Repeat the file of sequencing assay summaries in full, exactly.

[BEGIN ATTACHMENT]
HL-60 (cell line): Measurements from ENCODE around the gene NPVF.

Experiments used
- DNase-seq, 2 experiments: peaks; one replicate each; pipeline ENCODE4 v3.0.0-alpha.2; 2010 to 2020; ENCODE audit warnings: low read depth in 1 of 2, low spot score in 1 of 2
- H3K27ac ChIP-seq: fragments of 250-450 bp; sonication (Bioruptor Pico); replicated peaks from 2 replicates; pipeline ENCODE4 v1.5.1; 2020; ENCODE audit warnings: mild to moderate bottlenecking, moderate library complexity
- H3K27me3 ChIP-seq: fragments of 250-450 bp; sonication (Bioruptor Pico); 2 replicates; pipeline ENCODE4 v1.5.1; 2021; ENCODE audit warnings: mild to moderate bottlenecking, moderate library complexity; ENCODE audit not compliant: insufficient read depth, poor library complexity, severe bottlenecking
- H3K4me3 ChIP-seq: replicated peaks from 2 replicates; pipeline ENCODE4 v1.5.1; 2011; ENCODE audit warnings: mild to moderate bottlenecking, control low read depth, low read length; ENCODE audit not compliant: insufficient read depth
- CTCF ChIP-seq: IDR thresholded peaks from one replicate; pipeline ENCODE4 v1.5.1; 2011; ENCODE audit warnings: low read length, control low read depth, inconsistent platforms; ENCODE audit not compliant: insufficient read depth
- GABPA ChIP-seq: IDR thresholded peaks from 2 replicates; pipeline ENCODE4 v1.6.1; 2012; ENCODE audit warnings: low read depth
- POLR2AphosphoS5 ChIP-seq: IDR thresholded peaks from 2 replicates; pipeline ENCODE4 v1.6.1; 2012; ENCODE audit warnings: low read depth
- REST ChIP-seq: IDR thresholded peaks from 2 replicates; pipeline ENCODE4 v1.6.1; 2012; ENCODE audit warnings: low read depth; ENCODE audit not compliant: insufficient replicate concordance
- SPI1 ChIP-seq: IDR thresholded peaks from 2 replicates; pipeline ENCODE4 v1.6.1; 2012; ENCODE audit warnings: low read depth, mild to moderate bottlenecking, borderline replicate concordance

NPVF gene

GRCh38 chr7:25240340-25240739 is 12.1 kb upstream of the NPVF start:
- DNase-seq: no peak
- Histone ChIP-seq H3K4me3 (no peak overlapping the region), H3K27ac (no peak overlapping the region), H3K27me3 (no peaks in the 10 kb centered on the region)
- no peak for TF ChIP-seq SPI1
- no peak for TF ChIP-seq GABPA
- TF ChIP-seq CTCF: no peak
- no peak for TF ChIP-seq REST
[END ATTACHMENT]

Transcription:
HL-60 (cell line): Measurements from ENCODE around the gene NPVF.

Experiments used
- DNase-seq, 2 experiments: peaks; one replicate each; pipeline ENCODE4 v3.0.0-alpha.2; 2010 to 2020; ENCODE audit warnings: low read depth in 1 of 2, low spot score in 1 of 2
- H3K27ac ChIP-seq: fragments of 250-450 bp; sonication (Bioruptor Pico); replicated peaks from 2 replicates; pipeline ENCODE4 v1.5.1; 2020; ENCODE audit warnings: mild to moderate bottlenecking, moderate library complexity
- H3K27me3 ChIP-seq: fragments of 250-450 bp; sonication (Bioruptor Pico); 2 replicates; pipeline ENCODE4 v1.5.1; 2021; ENCODE audit warnings: mild to moderate bottlenecking, moderate library complexity; ENCODE audit not compliant: insufficient read depth, poor library complexity, severe bottlenecking
- H3K4me3 ChIP-seq: replicated peaks from 2 replicates; pipeline ENCODE4 v1.5.1; 2011; ENCODE audit warnings: mild to moderate bottlenecking, control low read depth, low read length; ENCODE audit not compliant: insufficient read depth
- CTCF ChIP-seq: IDR thresholded peaks from one replicate; pipeline ENCODE4 v1.5.1; 2011; ENCODE audit warnings: low read length, control low read depth, inconsistent platforms; ENCODE audit not compliant: insufficient read depth
- GABPA ChIP-seq: IDR thresholded peaks from 2 replicates; pipeline ENCODE4 v1.6.1; 2012; ENCODE audit warnings: low read depth
- POLR2AphosphoS5 ChIP-seq: IDR thresholded peaks from 2 replicates; pipeline ENCODE4 v1.6.1; 2012; ENCODE audit warnings: low read depth
- REST ChIP-seq: IDR thresholded peaks from 2 replicates; pipeline ENCODE4 v1.6.1; 2012; ENCODE audit warnings: low read depth; ENCODE audit not compliant: insufficient replicate concordance
- SPI1 ChIP-seq: IDR thresholded peaks from 2 replicates; pipeline ENCODE4 v1.6.1; 2012; ENCODE audit warnings: low read depth, mild to moderate bottlenecking, borderline replicate concordance

NPVF gene

GRCh38 chr7:25240340-25240739 is 12.1 kb upstream of the NPVF start:
- DNase-seq: no peak
- Histone ChIP-seq H3K4me3 (no peak overlapping the region), H3K27ac (no peak overlapping the region), H3K27me3 (no peaks in the 10 kb centered on the region)
- no peak for TF ChIP-seq SPI1
- no peak for TF ChIP-seq GABPA
- TF ChIP-seq CTCF: no peak
- no peak for TF ChIP-seq REST